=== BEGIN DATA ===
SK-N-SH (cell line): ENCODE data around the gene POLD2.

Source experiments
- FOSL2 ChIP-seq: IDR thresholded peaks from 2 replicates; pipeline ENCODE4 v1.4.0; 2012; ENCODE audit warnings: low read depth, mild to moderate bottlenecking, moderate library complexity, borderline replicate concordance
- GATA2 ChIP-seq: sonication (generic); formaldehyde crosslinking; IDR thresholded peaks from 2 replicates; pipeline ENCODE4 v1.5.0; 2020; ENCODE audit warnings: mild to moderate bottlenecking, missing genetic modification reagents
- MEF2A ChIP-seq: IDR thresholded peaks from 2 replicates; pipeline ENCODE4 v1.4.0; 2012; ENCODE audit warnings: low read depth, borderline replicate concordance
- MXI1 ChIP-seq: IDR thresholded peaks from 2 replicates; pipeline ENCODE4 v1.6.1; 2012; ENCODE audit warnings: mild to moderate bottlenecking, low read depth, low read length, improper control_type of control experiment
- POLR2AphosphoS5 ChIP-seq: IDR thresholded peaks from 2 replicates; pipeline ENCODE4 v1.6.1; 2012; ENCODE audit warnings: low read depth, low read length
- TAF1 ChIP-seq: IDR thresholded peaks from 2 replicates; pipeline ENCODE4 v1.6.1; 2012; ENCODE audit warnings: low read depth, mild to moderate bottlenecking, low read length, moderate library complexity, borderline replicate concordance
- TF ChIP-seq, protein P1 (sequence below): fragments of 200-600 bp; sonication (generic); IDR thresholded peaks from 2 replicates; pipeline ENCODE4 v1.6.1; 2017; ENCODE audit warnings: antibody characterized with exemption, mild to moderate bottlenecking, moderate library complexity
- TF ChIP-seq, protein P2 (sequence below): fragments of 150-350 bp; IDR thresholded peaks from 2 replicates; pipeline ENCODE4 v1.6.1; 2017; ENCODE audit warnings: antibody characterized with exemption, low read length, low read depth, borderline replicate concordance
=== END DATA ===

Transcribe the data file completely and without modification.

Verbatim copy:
SK-N-SH (cell line): ENCODE data around the gene POLD2.

Source experiments
- FOSL2 ChIP-seq: IDR thresholded peaks from 2 replicates; pipeline ENCODE4 v1.4.0; 2012; ENCODE audit warnings: low read depth, mild to moderate bottlenecking, moderate library complexity, borderline replicate concordance
- GATA2 ChIP-seq: sonication (generic); formaldehyde crosslinking; IDR thresholded peaks from 2 replicates; pipeline ENCODE4 v1.5.0; 2020; ENCODE audit warnings: mild to moderate bottlenecking, missing genetic modification reagents
- MEF2A ChIP-seq: IDR thresholded peaks from 2 replicates; pipeline ENCODE4 v1.4.0; 2012; ENCODE audit warnings: low read depth, borderline replicate concordance
- MXI1 ChIP-seq: IDR thresholded peaks from 2 replicates; pipeline ENCODE4 v1.6.1; 2012; ENCODE audit warnings: mild to moderate bottlenecking, low read depth, low read length, improper control_type of control experiment
- POLR2AphosphoS5 ChIP-seq: IDR thresholded peaks from 2 replicates; pipeline ENCODE4 v1.6.1; 2012; ENCODE audit warnings: low read depth, low read length
- TAF1 ChIP-seq: IDR thresholded peaks from 2 replicates; pipeline ENCODE4 v1.6.1; 2012; ENCODE audit warnings: low read depth, mild to moderate bottlenecking, low read length, moderate library complexity, borderline replicate concordance
- TF ChIP-seq, protein P1 (sequence below): fragments of 200-600 bp; sonication (generic); IDR thresholded peaks from 2 replicates; pipeline ENCODE4 v1.6.1; 2017; ENCODE audit warnings: antibody characterized with exemption, mild to moderate bottlenecking, moderate library complexity
- TF ChIP-seq, protein P2 (sequence below): fragments of 150-350 bp; IDR thresholded peaks from 2 replicates; pipeline ENCODE4 v1.6.1; 2017; ENCODE audit warnings: antibody characterized with exemption, low read length, low read depth, borderline replicate concordance